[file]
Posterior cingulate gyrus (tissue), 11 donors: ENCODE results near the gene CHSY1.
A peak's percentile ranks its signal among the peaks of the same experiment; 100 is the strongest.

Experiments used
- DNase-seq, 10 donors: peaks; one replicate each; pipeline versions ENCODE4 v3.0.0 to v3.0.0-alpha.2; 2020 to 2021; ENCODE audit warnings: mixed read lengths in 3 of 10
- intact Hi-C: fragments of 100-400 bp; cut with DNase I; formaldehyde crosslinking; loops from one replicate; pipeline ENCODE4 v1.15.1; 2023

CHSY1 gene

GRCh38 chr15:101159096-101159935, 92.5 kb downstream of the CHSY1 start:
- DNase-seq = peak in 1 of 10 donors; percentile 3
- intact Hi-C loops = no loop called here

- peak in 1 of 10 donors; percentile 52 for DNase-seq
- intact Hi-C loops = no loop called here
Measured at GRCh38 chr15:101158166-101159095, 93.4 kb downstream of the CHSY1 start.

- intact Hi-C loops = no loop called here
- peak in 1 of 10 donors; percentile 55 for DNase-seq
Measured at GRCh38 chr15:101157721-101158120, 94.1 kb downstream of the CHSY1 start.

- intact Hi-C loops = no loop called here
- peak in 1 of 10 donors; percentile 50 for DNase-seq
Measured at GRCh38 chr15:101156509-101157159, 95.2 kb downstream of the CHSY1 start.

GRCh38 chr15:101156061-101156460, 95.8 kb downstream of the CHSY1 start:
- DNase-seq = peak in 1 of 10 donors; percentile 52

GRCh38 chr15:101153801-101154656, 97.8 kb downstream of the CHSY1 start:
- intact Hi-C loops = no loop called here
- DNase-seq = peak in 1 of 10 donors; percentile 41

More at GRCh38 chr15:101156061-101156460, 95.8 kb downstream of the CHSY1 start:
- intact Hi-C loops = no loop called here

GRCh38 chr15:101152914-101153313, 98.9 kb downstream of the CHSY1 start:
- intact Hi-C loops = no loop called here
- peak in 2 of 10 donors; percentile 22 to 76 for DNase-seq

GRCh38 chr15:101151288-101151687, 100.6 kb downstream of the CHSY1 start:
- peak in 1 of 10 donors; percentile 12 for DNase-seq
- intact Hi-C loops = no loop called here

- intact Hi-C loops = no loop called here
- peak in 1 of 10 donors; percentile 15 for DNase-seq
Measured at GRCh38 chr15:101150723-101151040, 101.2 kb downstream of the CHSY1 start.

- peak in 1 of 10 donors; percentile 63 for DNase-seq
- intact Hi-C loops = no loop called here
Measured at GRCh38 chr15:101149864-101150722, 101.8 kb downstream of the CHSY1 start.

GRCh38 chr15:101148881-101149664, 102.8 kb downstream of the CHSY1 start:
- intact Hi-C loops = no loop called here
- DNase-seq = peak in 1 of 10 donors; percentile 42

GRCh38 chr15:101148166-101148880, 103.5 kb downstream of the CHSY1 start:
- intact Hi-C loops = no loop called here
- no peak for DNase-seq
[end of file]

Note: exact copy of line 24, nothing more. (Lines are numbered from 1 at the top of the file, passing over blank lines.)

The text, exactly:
More at GRCh38 chr15:101156061-101156460, 95.8 kb downstream of the CHSY1 start: